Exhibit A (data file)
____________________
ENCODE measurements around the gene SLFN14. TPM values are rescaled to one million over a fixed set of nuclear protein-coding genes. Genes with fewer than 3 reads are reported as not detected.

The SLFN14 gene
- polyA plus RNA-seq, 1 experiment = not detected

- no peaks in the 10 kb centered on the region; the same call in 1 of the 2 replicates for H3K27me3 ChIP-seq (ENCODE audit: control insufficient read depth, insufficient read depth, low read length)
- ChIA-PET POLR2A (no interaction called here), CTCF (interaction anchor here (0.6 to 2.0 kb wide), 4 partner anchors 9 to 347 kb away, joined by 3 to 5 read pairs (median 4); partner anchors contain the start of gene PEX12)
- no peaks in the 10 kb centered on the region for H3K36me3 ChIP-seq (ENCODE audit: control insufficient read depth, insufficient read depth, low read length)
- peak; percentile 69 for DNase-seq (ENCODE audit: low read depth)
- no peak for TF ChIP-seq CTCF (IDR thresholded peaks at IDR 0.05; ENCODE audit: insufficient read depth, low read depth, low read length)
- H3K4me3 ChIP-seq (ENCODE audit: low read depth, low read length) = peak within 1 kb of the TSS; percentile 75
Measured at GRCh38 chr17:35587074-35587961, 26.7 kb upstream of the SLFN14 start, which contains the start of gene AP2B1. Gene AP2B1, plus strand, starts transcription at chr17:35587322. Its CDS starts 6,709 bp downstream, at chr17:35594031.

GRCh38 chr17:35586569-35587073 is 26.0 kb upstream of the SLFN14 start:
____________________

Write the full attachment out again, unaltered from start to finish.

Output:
ENCODE measurements around the gene SLFN14. TPM values are rescaled to one million over a fixed set of nuclear protein-coding genes. Genes with fewer than 3 reads are reported as not detected.

The SLFN14 gene
- polyA plus RNA-seq, 1 experiment = not detected

- no peaks in the 10 kb centered on the region; the same call in 1 of the 2 replicates for H3K27me3 ChIP-seq (ENCODE audit: control insufficient read depth, insufficient read depth, low read length)
- ChIA-PET POLR2A (no interaction called here), CTCF (interaction anchor here (0.6 to 2.0 kb wide), 4 partner anchors 9 to 347 kb away, joined by 3 to 5 read pairs (median 4); partner anchors contain the start of gene PEX12)
- no peaks in the 10 kb centered on the region for H3K36me3 ChIP-seq (ENCODE audit: control insufficient read depth, insufficient read depth, low read length)
- peak; percentile 69 for DNase-seq (ENCODE audit: low read depth)
- no peak for TF ChIP-seq CTCF (IDR thresholded peaks at IDR 0.05; ENCODE audit: insufficient read depth, low read depth, low read length)
- H3K4me3 ChIP-seq (ENCODE audit: low read depth, low read length) = peak within 1 kb of the TSS; percentile 75
Measured at GRCh38 chr17:35587074-35587961, 26.7 kb upstream of the SLFN14 start, which contains the start of gene AP2B1. Gene AP2B1, plus strand, starts transcription at chr17:35587322. Its CDS starts 6,709 bp downstream, at chr17:35594031.

GRCh38 chr17:35586569-35587073 is 26.0 kb upstream of the SLFN14 start: